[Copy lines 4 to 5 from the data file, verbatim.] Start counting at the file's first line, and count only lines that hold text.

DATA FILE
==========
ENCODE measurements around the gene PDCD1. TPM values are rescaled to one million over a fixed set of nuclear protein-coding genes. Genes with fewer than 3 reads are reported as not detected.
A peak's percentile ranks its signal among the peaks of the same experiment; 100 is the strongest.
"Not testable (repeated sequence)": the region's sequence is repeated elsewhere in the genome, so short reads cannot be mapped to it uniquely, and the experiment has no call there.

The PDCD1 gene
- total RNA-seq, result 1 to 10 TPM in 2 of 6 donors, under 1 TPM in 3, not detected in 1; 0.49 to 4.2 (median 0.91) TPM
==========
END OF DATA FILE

The PDCD1 gene
- total RNA-seq, result 1 to 10 TPM in 2 of 6 donors, under 1 TPM in 3, not detected in 1; 0.49 to 4.2 (median 0.91) TPM